Not the end of the world but IMO, not good enough. It doesn’t read overly well and requiring you to know the value of the checkbox to verify it’s checked, is less than ideal. We can do better… by using modules.

Using a module, we can add methods for handling checkboxes, that are, IMO, easier to read and use.


Pretty simple; create a module and add four methods to it. Two that let us check or uncheck a checkbox, and two that verify it’s checked or unchecked. Because isChecked() would require knowing the value of the checkbox (lame), we simply check that is not, not checked (yeah, it hurts my head too).

Now we add the module to our page object and then use the methods in a test…



As usual, this code is available on GitHub

Jan 14

Spock: Test Framework With Creamy BDD Center

spock[1]Two things I’m willing to admit:

  1. I think it’s a bad idea to dismiss tools prematurely
  2. I think most BDD tools are crap

Delicious hyperbolic contradiction aside, it would probably be more accurate (and PC) to say I’ve yet to work in a situation where using tools like Cucumber or JBehave would make sense. I.e. these tools just don’t compliment my, or my team’s, workflow.

Enter Spock. Spock is a testing framework for Java/Groovy, that is very similar to JUnit, but also adds BDD-friendly specification, baked right in. With Spock, there’s no need to maintain a separate feature or spec file; no weird broken-English language to learn. Your code is the spec and the end result is clean, readable and maintainable.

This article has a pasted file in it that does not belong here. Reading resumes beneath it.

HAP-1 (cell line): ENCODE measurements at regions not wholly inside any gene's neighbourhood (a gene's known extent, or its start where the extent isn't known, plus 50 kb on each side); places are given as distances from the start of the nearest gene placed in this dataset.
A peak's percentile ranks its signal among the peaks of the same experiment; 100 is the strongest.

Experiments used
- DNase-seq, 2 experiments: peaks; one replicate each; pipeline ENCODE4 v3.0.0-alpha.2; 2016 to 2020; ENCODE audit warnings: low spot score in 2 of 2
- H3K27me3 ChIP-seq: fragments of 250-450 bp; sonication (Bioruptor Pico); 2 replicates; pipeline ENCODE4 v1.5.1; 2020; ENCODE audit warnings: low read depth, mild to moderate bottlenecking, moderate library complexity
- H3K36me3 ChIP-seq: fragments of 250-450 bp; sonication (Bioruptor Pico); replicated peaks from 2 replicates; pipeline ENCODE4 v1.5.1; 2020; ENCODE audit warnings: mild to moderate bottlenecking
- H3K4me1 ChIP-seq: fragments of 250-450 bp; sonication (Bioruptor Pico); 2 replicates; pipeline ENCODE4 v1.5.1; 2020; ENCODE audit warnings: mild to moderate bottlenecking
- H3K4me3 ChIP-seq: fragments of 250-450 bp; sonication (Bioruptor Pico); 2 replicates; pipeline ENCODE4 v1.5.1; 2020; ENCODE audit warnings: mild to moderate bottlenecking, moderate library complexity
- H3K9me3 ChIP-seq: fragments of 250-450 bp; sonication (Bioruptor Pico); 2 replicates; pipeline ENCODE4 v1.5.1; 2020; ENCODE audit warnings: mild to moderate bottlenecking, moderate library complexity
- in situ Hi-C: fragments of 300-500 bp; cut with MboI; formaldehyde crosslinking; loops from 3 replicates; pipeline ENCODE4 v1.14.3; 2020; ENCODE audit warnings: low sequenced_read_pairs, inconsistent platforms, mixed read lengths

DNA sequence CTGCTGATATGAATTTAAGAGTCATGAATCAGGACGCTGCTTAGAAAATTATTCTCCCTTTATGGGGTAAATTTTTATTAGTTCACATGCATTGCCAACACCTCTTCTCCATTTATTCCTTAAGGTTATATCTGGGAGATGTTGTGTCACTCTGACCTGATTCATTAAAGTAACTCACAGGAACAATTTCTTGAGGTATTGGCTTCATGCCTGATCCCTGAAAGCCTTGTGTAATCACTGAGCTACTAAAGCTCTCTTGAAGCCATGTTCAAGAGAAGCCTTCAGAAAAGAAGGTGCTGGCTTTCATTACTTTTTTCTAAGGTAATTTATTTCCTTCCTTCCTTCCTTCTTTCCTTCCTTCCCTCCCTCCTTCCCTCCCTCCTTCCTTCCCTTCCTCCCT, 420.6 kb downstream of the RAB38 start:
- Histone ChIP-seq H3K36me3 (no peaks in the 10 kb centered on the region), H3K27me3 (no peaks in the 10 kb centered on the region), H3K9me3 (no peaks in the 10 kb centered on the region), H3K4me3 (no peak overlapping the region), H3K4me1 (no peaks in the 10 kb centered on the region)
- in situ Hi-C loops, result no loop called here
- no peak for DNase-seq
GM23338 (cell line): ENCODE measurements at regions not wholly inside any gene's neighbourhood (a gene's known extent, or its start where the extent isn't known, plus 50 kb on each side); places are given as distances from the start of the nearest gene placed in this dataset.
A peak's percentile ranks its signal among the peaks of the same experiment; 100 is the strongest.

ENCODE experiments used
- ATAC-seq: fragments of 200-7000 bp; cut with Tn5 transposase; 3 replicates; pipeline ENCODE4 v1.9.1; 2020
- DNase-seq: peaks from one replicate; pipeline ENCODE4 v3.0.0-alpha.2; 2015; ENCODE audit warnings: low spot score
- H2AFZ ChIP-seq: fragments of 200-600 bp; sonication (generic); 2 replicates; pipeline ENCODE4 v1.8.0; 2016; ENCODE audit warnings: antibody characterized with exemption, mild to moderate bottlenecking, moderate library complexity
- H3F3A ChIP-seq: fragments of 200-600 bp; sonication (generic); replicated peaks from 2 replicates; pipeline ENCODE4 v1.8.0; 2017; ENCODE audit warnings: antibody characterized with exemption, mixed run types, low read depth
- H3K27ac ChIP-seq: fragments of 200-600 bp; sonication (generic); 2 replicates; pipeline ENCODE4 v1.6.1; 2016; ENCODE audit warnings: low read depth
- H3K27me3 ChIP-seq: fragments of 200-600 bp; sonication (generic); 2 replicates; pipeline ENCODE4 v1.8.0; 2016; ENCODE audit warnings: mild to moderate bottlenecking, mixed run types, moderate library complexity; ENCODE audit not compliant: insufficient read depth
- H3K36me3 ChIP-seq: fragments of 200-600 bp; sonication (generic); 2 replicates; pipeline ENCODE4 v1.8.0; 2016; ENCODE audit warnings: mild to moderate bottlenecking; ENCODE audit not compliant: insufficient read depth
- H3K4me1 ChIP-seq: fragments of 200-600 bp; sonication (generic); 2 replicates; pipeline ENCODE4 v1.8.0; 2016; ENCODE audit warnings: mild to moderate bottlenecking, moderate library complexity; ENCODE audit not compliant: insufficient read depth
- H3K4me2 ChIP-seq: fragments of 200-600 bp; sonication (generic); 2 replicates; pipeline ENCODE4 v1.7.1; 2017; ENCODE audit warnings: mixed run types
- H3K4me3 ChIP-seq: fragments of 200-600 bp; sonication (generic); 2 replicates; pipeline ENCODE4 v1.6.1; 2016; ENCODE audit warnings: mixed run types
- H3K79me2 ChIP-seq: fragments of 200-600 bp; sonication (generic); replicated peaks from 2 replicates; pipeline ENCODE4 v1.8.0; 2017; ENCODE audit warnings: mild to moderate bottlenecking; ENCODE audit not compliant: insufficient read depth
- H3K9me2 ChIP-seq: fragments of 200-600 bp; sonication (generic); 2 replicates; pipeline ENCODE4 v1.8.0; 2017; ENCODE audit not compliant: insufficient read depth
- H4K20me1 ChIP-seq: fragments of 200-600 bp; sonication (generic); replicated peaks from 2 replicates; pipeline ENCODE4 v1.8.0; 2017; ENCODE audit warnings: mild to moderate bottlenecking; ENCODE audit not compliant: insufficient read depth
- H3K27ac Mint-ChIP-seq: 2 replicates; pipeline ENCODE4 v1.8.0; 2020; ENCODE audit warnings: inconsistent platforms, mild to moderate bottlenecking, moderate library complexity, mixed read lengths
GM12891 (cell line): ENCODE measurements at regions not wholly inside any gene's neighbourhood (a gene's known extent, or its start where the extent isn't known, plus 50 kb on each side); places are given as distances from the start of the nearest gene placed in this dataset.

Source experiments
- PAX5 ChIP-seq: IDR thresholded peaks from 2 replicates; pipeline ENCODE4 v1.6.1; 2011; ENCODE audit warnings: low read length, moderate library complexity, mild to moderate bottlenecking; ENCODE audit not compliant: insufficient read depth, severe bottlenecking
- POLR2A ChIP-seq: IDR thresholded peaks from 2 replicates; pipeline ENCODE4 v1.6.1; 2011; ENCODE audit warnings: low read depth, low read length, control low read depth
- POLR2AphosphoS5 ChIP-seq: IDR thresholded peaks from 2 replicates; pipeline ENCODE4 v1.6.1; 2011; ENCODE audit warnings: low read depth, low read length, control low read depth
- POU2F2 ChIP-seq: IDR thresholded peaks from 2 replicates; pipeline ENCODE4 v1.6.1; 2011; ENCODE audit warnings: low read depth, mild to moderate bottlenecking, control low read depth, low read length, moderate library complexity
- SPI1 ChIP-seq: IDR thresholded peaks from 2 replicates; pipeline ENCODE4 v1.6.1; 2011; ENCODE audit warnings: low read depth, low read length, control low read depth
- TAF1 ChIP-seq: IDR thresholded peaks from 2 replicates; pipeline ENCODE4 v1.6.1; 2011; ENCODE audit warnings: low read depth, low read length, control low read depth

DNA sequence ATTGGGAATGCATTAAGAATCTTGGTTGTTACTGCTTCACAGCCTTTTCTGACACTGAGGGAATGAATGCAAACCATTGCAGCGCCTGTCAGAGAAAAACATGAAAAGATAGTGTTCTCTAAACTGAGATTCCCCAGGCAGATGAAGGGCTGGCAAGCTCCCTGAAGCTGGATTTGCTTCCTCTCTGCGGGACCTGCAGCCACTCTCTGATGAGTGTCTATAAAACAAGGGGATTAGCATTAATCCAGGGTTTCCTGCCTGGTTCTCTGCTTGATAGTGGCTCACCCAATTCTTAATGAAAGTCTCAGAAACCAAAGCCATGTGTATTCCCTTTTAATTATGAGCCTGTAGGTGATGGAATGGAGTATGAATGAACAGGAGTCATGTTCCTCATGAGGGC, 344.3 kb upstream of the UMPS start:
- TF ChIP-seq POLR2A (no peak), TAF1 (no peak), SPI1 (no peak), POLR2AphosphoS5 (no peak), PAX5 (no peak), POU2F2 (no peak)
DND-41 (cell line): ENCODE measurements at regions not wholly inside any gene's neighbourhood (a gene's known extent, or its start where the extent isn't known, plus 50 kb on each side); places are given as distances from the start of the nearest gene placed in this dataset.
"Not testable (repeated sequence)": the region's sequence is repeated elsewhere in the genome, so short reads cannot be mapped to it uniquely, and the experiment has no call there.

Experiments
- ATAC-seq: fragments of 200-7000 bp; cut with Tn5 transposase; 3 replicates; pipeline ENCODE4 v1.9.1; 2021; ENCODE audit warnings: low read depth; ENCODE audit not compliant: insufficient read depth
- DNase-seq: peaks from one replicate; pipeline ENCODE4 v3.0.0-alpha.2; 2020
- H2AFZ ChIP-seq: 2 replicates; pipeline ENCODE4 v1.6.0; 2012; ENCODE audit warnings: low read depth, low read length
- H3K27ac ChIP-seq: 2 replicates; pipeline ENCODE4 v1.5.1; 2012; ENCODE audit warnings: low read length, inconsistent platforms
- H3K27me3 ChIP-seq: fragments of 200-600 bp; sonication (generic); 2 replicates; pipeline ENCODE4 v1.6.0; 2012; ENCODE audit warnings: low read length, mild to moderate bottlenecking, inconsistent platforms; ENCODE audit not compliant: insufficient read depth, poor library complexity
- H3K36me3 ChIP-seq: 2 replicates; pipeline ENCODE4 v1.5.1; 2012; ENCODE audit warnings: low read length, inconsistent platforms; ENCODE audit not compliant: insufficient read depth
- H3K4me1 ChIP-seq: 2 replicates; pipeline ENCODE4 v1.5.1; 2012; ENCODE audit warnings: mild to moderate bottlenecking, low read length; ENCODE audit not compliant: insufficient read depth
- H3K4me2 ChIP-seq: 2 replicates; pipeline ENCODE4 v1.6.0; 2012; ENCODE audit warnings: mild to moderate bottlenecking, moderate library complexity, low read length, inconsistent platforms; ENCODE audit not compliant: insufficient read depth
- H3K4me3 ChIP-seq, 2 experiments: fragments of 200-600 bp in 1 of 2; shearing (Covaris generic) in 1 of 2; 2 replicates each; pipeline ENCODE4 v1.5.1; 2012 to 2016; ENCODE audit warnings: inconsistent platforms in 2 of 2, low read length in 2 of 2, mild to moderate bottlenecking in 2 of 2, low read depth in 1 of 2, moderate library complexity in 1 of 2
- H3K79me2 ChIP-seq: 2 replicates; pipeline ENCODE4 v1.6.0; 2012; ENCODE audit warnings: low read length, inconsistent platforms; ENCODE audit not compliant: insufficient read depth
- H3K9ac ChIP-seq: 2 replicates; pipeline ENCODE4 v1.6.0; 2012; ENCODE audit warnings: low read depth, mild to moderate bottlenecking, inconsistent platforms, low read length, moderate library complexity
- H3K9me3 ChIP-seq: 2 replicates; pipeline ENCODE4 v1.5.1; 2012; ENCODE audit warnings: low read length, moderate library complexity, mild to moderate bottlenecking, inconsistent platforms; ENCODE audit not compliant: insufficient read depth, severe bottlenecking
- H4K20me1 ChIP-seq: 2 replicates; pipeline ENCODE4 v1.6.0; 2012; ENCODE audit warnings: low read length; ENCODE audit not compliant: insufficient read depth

Case in point: the following is a Geb test, written in Groovy and using Spock. This is working code from my geb-example project on GitHub.

This test, from my CLSearchTest class, which tests searching on Craigslist (had to use something :) ). With that in mind, the code above is probably very readable to just about anyone. I’ll break down what’s going on a bit…

We start by defining our test: 'searches with few results offer nearby results', which is also our method name. Method names are string literals (can have spaces).

Next we have Spock’s built-in code blocks, labeled given:, when: and then:. These three blocks represent the different phases of a test. Each block can also include an optional description to help with readability. A bit about each block:

  1. given: (optional): Think of this block as a setup. It gives you the optional ability to specify state.
  2. when: (required): This is where the meat of your test code will go. You can have multiple Whens and Thens but they must be used in pairs.
  3. then: (required): This block is for asserts. All code in this section must return true or your test will fail. This gives your reader an easy way to see what the test is actually testing!

This just scratches the surface of Spock’s offerings. You of course get a full boat of annotations (including my favorite, @IgnoreRest) and fixture methods, additional blocks, etc… Plus it runs anywhere JUnit runs.

Don’t get me wrong, the principals of BDD are sound but I want tools that work the way I do, not the other way around. When using Spock along with Geb’s page object pattern and selectors, and Groovy’s fabulous syntax, the resulting code is both elegant and readable. YMMV…